AQA Part one: Autocracy, Reform and Revolution: Russia, 1855–1917
How did Alexander II rule?
Alexander II had considerable problems during his reign. It was clear to most of Russia’s ruling class that the country had been shown to be weakened by the Crimean War. Alexander was more willing to entertain reform than his father or grandfather, but he had to be careful of the Russian nobility too.
When previous Tsars had faced challenges to their rule or even been deposed, it hadn’t been the peasantry who had been the chief threat, it had been the landowning nobles. They were the most powerful interest group in Russia and even though there were some who recognised that Russia had to change, they didn’t want to sacrifice their own wealth and power to bring this change about.
Alexander II wanted to modernise aspects of Russian government and society, such as the judiciary, education and local government, but these reforms were for the purpose of strengthening Russia and the autocracy. Alexander did not see the reforms as part of the creation of liberal democracy in Russia and the only constitutional reforms that he had planned were scrapped after his assassination in 1881.
Alexander had to negotiate with the nobility regarding his plans to end serfdom. Many nobles knew that they would be financially ruined if they lost their supply of free labour. Lots of noble families had accumulated debt over many years as the land became less and less a source of easy revenue. They demanded to be compensated for the loss of the serfs and the government decided to pass the cost of this compensation on to the peasants in the form of decades of debt.
This outcome suggests that Alexander II’s ambitions were constrained by the political realities of Russia itelf. He was unable to defy the nobility on their demands for compensation and had no desire to reform the autocracy into a constitutional monarchy with a government that might have been more able to bring about radical and far reaching change.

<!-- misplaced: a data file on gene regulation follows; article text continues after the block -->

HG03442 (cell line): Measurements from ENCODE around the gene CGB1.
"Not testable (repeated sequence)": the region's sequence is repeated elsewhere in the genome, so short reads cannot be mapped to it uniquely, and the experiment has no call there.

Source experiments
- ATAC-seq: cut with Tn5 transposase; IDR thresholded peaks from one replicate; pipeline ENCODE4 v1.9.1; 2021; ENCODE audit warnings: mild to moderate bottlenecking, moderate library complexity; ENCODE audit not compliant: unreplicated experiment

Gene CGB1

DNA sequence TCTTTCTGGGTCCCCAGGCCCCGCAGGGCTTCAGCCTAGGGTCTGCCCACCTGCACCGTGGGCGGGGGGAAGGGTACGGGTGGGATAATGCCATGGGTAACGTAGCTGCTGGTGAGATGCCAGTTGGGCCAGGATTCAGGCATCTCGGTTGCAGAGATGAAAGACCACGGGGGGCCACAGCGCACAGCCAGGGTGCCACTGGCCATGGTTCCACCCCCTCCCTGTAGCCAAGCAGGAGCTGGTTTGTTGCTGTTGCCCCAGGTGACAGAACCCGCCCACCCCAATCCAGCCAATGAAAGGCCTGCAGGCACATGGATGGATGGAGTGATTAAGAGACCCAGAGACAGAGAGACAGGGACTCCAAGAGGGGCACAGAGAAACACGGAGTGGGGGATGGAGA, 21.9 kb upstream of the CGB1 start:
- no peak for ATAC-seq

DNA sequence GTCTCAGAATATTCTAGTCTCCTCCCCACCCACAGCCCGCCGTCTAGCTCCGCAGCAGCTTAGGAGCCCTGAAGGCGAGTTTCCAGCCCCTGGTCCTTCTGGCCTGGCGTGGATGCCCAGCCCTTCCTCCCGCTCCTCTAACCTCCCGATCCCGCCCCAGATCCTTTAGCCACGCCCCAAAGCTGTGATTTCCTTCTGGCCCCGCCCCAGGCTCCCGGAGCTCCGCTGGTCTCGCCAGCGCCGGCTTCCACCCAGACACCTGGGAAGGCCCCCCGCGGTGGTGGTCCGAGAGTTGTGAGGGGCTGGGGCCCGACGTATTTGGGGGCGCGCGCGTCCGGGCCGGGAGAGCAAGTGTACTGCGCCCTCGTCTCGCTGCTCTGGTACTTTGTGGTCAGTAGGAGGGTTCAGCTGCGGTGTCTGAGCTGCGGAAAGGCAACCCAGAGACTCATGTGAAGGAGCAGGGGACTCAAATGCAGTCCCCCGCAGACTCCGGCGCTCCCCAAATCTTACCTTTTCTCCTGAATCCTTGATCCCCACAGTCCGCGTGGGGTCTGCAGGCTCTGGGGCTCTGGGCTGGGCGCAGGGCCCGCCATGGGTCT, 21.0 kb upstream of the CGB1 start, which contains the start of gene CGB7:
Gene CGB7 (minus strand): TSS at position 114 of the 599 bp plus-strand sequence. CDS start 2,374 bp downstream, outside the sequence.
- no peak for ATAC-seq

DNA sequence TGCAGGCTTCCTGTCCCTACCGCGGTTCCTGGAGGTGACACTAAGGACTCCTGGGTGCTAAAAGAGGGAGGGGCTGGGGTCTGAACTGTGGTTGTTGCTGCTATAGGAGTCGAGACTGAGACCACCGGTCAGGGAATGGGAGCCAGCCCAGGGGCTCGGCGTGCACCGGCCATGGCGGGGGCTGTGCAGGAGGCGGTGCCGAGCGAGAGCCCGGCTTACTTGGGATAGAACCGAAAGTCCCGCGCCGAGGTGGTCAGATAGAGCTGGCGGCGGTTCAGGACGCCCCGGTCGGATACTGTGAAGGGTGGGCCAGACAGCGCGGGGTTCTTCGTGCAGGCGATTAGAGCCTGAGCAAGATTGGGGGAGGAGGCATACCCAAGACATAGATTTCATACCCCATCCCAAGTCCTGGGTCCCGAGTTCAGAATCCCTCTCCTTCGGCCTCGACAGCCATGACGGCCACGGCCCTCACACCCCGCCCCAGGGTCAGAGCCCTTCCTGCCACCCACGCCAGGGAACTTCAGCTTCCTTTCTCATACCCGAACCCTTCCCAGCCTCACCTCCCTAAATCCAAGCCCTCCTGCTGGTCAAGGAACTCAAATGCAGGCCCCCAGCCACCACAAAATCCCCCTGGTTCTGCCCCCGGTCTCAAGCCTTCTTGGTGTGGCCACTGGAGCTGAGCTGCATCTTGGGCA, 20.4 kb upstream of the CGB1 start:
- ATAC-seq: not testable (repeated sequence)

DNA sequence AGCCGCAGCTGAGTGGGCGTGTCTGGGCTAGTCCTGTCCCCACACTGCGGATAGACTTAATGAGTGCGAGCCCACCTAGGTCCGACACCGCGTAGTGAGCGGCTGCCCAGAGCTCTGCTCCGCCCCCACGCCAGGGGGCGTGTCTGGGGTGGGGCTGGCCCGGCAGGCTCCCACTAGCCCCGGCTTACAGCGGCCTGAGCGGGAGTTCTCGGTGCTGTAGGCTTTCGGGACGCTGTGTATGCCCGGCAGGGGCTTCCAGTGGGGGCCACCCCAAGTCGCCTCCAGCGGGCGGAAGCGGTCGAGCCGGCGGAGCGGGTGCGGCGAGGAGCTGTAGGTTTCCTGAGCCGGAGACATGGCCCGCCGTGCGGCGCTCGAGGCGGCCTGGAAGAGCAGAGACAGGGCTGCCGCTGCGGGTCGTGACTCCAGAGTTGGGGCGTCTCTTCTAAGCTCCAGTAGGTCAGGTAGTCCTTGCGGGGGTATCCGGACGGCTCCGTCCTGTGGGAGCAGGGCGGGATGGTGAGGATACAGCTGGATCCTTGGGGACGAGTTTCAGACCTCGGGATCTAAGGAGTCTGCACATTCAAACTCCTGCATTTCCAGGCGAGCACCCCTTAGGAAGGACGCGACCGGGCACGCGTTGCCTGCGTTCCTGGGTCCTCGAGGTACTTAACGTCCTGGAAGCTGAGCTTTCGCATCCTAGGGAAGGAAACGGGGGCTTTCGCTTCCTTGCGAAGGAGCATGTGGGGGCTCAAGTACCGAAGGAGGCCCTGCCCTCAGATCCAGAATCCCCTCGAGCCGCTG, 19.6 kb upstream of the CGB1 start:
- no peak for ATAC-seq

How did Alexander III rule?
Alexander III was educated by the arch conservative and religious thinking Konstanin Pobedonostsev. Long before his father’s murder at the hands of the terrorist group Narodnaya Volya, he had decided that Alexander II’s approach to ruling Russia was wrong.
The abolition of serfdom, in Alexander III’s view, had been a disaster and whilst it couldn’t be undone, the rule of the aristocracy could be returned to the countryside. The landowners had lost the right to treat the serfs like property and were unable to arbitrarily punish them after 1861. However, when Alexander III introduced Land Captains to the countryside in 1889, replacing the old justices of the peace, he gave the nobles powers over the peasants that were similar to those they exercised during serfdom.
Whilst the role of land captain was technically open to anyone, the nobles took up the role more often than not. Since the emancipation of the serfs, peasant self government through the institution of the Obschina or Mir (the village collective), had developed. The purpose of the land captains was to reduce the level of peasant self government and to give the captains control over entire districts (volosts). The land captains tended to be the more poorly educated of the nobles and the job often attracted men who wanted to re-assert their power over the peasants. Land captains were often brutal, giving extra judicial punishments and they were deeply resented by the peasants.
Alexander III was far more autocratic in his manner and outlook, but managed to combine his domineering personality with a degree of competence and political understanding. He believed that Russia should be based on three all powerful ideas:
- Russian Nationalism
He deliberately weakened the power of the Zemstvo to organise and provide resources for the Russian people (one direct consequence of this was that the Zemstvo found it more difficult to respond to the Volga famine of 1892).
He instituted the policy of Russification (see the next section for more on this) in the belief that Russian culture and language would hold together a disparate empire more effectively than his father’s liberal ideas.
Alexander III was also one of the most anti semitic of the late Romanov Tsars. He instituted the May laws of 1882 which:
- prevented Russian Jews from settling outside towns and cities (except for those already living in Jewish agricultural colonies).
- Banned Jews from buying property by preventing banks lending money to them.
- Banned Jews from doing business on Sundays or any Christian holiday.
Later, Jews also needed special permission to work as lawyers, were limited in their numbers as army doctors and were banned from selling alcohol. In 1891, all Jews were forced to leave Moscow.